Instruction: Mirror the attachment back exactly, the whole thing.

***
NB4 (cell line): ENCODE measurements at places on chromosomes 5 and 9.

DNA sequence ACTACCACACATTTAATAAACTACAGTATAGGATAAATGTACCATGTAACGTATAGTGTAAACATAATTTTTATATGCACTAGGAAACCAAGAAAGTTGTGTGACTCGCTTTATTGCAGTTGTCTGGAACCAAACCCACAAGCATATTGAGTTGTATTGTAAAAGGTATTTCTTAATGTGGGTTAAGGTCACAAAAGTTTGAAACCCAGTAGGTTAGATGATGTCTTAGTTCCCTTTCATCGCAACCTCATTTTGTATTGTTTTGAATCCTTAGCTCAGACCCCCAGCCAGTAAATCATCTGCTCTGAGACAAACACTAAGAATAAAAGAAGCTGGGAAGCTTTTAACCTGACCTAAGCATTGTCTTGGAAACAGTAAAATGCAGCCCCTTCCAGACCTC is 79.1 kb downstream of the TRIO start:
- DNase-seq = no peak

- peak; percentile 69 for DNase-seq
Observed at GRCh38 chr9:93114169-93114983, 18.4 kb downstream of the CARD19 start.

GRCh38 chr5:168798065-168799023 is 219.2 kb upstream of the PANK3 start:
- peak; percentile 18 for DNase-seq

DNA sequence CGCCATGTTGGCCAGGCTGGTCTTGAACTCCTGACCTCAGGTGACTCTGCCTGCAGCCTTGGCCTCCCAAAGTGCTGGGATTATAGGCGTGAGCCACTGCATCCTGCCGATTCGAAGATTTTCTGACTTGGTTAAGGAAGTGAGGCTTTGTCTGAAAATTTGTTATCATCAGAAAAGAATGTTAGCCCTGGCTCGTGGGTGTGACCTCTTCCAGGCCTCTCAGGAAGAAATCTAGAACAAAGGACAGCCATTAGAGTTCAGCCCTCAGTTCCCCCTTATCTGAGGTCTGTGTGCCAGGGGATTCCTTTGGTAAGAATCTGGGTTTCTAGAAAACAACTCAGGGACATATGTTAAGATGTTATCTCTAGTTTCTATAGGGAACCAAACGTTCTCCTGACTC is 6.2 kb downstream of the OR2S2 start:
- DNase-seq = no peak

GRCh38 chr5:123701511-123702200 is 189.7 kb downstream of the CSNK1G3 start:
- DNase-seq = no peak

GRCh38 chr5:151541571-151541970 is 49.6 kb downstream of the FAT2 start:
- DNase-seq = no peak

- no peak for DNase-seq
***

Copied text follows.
NB4 (cell line): ENCODE measurements at places on chromosomes 5 and 9.

DNA sequence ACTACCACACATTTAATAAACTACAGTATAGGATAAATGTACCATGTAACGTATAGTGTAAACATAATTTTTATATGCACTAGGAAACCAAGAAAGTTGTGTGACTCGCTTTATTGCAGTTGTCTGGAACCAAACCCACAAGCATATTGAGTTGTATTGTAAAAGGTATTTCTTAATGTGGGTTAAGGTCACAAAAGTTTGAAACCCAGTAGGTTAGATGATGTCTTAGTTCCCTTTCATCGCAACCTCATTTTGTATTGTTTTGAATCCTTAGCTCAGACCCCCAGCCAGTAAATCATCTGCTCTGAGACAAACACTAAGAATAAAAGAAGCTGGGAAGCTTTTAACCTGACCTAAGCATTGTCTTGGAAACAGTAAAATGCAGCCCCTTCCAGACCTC is 79.1 kb downstream of the TRIO start:
- DNase-seq = no peak

- peak; percentile 69 for DNase-seq
Observed at GRCh38 chr9:93114169-93114983, 18.4 kb downstream of the CARD19 start.

GRCh38 chr5:168798065-168799023 is 219.2 kb upstream of the PANK3 start:
- peak; percentile 18 for DNase-seq

DNA sequence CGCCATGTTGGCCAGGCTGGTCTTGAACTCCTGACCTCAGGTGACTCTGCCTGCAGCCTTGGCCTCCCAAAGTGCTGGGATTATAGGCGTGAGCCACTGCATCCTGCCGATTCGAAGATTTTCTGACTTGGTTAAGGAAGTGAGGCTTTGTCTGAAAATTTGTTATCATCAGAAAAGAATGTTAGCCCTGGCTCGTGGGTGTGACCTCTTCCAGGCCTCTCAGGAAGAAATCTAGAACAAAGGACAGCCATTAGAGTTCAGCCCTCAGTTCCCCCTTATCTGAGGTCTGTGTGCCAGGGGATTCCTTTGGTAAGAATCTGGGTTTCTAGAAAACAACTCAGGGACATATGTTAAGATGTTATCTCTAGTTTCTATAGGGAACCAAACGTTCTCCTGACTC is 6.2 kb downstream of the OR2S2 start:
- DNase-seq = no peak

GRCh38 chr5:123701511-123702200 is 189.7 kb downstream of the CSNK1G3 start:
- DNase-seq = no peak

GRCh38 chr5:151541571-151541970 is 49.6 kb downstream of the FAT2 start:
- DNase-seq = no peak

- no peak for DNase-seq